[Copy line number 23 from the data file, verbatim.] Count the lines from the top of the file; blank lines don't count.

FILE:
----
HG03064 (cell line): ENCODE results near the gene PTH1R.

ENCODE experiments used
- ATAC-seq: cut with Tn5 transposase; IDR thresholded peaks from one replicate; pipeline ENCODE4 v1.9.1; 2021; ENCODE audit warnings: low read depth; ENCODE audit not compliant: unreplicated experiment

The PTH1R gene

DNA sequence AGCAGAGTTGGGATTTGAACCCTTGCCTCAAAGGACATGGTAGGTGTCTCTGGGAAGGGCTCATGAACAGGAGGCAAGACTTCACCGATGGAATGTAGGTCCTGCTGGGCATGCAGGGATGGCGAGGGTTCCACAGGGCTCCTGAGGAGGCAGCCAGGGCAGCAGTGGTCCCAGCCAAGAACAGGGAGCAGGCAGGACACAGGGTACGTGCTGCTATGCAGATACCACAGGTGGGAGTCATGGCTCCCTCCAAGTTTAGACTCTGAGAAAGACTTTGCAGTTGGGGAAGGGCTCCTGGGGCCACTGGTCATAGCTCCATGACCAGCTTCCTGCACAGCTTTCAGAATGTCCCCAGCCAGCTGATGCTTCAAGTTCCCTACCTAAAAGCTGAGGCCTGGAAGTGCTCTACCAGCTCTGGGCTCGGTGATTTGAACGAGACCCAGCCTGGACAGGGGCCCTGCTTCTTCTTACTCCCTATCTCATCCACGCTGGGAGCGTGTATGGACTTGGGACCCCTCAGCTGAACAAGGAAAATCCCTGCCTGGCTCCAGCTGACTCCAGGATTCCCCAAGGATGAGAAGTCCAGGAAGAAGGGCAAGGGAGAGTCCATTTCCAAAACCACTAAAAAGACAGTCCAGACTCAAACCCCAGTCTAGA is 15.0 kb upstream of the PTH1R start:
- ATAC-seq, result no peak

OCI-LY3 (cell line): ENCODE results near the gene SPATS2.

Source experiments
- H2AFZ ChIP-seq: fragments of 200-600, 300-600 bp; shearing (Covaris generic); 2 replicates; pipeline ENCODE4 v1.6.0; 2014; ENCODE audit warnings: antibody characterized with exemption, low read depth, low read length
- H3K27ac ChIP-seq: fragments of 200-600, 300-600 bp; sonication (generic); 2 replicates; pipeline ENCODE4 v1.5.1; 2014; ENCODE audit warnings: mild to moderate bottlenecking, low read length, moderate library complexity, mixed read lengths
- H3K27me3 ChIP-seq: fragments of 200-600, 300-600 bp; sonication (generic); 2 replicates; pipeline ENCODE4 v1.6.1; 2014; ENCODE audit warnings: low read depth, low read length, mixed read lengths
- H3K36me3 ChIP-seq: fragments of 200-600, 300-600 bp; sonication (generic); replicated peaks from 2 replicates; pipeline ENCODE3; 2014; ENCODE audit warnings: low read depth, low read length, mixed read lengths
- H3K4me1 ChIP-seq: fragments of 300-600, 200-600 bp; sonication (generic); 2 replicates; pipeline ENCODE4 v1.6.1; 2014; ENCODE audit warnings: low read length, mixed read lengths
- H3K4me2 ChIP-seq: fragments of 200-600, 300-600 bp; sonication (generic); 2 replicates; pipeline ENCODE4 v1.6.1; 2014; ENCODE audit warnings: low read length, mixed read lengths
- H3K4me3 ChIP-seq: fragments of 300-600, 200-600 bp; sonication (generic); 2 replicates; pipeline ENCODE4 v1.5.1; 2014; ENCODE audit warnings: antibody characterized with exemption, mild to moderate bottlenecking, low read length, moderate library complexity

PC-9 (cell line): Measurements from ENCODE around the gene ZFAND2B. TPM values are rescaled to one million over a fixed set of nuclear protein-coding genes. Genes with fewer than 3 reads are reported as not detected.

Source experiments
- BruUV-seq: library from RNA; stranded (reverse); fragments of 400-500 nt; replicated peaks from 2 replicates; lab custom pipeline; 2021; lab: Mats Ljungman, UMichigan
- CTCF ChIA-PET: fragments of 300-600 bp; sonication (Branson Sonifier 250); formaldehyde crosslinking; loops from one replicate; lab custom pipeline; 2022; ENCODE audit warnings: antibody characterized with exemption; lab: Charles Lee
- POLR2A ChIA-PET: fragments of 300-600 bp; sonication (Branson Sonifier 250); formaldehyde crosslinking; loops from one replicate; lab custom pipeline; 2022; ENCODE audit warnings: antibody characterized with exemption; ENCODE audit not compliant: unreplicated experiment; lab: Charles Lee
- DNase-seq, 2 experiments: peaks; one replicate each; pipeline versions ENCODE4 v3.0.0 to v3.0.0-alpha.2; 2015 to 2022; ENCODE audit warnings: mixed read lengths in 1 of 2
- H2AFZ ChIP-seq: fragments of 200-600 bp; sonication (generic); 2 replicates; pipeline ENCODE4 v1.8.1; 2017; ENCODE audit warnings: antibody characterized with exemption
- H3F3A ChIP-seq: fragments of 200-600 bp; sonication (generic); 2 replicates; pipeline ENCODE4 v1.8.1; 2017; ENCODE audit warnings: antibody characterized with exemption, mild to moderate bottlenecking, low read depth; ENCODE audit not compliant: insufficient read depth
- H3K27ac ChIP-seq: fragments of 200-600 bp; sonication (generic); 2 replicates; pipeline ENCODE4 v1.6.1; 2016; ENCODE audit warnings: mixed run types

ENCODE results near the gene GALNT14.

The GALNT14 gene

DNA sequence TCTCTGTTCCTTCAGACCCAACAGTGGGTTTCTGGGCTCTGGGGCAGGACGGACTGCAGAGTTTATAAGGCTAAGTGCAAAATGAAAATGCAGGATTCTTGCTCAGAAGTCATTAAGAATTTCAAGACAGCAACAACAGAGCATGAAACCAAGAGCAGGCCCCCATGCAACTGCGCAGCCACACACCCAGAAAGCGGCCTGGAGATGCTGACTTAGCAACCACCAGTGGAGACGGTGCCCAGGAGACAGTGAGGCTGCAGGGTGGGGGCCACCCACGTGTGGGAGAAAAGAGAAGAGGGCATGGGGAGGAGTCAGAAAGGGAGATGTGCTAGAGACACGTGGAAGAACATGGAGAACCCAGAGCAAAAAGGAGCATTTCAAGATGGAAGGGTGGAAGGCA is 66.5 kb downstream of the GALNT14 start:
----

- H3F3A ChIP-seq: fragments of 200-600 bp; sonication (generic); 2 replicates; pipeline ENCODE4 v1.8.1; 2017; ENCODE audit warnings: antibody characterized with exemption, mild to moderate bottlenecking, low read depth; ENCODE audit not compliant: insufficient read depth